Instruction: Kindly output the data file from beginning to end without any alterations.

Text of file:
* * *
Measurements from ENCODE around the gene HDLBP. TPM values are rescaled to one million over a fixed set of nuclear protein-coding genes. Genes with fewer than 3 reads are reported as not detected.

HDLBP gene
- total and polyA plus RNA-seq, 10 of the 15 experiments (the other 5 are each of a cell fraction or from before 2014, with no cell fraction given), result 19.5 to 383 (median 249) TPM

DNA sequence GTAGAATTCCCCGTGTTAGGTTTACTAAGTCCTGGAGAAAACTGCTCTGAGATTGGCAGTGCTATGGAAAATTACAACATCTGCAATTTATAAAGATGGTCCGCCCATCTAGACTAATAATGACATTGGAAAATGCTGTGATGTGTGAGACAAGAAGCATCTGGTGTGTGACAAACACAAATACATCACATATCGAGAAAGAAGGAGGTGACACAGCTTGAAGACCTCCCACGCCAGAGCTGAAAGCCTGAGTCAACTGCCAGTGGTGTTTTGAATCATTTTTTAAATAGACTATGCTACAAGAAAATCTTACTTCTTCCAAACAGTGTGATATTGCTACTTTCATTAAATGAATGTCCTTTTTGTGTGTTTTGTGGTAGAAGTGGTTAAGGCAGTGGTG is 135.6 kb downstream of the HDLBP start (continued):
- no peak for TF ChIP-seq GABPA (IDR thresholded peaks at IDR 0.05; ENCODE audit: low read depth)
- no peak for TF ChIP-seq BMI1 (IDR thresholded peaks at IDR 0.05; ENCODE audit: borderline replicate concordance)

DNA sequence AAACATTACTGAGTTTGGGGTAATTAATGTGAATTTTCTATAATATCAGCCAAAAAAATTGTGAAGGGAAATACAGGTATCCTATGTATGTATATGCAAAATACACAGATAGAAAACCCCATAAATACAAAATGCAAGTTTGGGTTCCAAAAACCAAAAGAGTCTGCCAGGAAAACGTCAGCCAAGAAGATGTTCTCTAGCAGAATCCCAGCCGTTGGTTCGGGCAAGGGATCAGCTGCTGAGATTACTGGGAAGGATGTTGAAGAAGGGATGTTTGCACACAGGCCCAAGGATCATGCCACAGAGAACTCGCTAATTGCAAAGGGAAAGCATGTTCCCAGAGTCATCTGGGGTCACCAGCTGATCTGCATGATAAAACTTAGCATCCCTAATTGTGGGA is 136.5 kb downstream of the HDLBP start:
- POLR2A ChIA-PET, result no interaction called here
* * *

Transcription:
Measurements from ENCODE around the gene HDLBP. TPM values are rescaled to one million over a fixed set of nuclear protein-coding genes. Genes with fewer than 3 reads are reported as not detected.

HDLBP gene
- total and polyA plus RNA-seq, 10 of the 15 experiments (the other 5 are each of a cell fraction or from before 2014, with no cell fraction given), result 19.5 to 383 (median 249) TPM

DNA sequence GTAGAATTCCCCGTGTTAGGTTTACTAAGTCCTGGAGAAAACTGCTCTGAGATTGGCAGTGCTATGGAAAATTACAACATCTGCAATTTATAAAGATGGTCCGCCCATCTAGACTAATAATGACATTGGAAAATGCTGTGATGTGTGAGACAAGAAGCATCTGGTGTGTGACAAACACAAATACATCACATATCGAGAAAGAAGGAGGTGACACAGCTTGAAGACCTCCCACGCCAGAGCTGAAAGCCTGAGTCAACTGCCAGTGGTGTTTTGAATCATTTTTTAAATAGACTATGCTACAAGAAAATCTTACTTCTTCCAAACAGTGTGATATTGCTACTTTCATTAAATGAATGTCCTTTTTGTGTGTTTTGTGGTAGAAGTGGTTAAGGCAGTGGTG is 135.6 kb downstream of the HDLBP start (continued):
- no peak for TF ChIP-seq GABPA (IDR thresholded peaks at IDR 0.05; ENCODE audit: low read depth)
- no peak for TF ChIP-seq BMI1 (IDR thresholded peaks at IDR 0.05; ENCODE audit: borderline replicate concordance)

DNA sequence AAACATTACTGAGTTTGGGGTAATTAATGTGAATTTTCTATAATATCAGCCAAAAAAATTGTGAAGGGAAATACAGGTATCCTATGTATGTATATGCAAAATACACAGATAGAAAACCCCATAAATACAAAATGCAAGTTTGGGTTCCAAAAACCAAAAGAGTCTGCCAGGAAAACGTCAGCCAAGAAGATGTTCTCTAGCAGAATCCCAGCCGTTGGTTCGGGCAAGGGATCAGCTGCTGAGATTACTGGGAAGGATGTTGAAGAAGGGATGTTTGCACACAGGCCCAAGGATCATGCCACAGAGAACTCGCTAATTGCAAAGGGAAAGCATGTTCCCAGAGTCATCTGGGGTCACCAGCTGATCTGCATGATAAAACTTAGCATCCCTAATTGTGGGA is 136.5 kb downstream of the HDLBP start:
- POLR2A ChIA-PET, result no interaction called here